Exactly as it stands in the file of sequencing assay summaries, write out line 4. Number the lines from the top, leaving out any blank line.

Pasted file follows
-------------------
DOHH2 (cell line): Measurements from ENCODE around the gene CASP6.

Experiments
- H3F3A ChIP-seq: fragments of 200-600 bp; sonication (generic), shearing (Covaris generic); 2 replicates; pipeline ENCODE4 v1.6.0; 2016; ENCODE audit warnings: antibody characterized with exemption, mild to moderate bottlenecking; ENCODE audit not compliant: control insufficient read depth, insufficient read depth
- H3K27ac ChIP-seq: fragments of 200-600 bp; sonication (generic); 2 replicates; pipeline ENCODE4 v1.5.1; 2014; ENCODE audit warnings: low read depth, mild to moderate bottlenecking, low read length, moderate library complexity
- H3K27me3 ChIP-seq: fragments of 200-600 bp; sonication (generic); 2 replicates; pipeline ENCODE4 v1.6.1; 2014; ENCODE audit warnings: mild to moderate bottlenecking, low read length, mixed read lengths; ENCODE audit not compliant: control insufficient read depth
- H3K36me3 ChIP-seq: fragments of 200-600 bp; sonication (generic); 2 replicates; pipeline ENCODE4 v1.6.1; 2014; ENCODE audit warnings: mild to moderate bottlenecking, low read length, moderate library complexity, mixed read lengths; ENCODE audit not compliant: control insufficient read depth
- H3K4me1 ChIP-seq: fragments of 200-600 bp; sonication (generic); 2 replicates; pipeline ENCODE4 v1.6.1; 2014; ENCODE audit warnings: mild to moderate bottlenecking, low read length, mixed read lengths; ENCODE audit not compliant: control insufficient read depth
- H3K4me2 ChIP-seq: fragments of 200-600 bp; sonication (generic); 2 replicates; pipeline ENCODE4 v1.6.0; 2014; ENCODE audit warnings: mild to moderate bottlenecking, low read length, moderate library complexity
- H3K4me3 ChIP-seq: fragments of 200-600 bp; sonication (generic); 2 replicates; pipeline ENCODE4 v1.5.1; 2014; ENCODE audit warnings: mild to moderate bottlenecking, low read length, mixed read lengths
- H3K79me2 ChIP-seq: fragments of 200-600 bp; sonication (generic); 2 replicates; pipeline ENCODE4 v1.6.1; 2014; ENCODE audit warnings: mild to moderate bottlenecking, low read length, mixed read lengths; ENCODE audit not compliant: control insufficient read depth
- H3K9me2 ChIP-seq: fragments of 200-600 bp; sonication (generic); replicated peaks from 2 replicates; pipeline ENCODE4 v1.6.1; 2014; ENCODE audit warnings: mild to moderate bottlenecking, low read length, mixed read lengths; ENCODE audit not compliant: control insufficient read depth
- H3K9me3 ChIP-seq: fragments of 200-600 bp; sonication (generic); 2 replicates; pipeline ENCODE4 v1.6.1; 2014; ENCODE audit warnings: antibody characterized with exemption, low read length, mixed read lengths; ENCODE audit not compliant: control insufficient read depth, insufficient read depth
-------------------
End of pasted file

- H3K27ac ChIP-seq: fragments of 200-600 bp; sonication (generic); 2 replicates; pipeline ENCODE4 v1.5.1; 2014; ENCODE audit warnings: low read depth, mild to moderate bottlenecking, low read length, moderate library complexity